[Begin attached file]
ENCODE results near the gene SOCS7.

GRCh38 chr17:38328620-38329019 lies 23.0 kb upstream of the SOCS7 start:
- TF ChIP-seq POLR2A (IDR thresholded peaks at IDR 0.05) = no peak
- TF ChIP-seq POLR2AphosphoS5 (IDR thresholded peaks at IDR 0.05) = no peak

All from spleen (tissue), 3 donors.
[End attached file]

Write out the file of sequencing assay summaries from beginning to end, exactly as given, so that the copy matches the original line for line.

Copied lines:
ENCODE results near the gene SOCS7.

GRCh38 chr17:38328620-38329019 lies 23.0 kb upstream of the SOCS7 start:
- TF ChIP-seq POLR2A (IDR thresholded peaks at IDR 0.05) = no peak
- TF ChIP-seq POLR2AphosphoS5 (IDR thresholded peaks at IDR 0.05) = no peak

All from spleen (tissue), 3 donors.